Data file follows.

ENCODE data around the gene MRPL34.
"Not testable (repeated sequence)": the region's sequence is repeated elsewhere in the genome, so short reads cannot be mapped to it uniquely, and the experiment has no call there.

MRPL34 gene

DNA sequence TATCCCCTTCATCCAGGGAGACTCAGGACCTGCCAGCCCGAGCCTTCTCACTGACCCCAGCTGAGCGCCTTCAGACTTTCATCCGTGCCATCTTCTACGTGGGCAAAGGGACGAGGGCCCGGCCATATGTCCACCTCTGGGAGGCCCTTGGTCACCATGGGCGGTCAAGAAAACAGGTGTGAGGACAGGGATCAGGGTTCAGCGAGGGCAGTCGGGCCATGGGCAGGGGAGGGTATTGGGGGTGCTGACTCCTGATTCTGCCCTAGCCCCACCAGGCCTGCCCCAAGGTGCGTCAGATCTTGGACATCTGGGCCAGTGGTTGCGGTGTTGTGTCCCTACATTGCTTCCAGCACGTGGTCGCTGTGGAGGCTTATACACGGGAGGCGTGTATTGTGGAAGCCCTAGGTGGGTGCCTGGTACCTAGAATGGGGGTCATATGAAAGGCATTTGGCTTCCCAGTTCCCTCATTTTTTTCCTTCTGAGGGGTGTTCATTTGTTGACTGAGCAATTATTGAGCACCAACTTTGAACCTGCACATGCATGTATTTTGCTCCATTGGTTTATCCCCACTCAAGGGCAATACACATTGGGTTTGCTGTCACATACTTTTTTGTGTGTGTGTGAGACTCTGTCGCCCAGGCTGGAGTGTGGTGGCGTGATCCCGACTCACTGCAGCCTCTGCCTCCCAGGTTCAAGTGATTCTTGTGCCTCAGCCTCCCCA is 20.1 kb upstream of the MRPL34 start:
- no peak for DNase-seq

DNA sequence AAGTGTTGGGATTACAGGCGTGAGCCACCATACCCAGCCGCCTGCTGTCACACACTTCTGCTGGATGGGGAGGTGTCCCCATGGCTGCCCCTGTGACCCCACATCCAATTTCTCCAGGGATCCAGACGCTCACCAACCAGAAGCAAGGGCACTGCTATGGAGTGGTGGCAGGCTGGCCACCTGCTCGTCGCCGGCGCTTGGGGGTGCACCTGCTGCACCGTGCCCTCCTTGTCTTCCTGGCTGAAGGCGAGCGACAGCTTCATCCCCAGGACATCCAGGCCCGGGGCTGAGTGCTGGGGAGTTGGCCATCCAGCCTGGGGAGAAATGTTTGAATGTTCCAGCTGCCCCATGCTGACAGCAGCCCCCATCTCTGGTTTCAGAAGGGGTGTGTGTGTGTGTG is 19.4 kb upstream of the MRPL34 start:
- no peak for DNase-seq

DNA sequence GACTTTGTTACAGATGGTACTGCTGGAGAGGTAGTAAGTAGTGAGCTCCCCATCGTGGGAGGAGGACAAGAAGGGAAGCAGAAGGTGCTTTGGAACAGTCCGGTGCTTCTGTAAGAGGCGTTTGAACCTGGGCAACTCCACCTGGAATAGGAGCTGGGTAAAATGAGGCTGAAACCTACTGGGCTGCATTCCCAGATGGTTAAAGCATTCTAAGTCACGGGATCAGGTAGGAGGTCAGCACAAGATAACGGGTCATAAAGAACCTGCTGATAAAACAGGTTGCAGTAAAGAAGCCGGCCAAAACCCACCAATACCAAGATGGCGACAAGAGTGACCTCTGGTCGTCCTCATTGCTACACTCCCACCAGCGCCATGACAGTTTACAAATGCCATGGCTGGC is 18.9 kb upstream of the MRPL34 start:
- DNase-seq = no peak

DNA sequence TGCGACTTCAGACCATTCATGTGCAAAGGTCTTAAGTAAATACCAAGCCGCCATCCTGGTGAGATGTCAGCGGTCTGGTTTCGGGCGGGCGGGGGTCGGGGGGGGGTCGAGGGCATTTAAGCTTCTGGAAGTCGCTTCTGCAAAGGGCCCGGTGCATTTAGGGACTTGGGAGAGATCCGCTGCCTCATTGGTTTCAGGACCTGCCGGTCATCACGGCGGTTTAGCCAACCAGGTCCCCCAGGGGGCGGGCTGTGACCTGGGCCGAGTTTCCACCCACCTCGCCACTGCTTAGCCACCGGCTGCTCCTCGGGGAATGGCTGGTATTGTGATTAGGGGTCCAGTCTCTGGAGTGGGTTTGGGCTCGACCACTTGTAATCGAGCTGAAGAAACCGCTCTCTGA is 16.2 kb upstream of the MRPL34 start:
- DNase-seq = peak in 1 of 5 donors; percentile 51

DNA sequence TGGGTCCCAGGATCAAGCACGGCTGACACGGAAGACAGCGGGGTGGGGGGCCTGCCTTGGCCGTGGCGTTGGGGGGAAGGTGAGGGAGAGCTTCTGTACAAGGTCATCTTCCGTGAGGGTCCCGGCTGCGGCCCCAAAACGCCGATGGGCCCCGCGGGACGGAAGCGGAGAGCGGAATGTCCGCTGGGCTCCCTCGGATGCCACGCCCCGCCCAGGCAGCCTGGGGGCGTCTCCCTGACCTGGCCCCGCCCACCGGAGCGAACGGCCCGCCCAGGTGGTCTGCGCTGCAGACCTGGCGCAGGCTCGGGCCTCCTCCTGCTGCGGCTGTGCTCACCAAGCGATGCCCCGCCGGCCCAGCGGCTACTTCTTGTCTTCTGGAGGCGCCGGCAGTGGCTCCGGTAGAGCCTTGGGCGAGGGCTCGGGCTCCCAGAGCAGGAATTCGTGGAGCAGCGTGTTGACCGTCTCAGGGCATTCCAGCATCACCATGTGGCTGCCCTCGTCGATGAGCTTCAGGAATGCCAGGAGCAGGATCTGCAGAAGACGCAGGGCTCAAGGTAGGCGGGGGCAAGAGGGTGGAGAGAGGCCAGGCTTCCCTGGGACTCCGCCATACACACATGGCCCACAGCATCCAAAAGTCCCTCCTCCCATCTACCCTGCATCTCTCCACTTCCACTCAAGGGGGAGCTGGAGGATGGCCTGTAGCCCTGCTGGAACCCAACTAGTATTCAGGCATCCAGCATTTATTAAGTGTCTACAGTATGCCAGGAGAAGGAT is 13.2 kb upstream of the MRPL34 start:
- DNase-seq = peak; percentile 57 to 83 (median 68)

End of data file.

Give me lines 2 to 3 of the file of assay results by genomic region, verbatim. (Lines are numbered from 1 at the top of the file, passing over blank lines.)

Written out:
"Not testable (repeated sequence)": the region's sequence is repeated elsewhere in the genome, so short reads cannot be mapped to it uniquely, and the experiment has no call there.

MRPL34 gene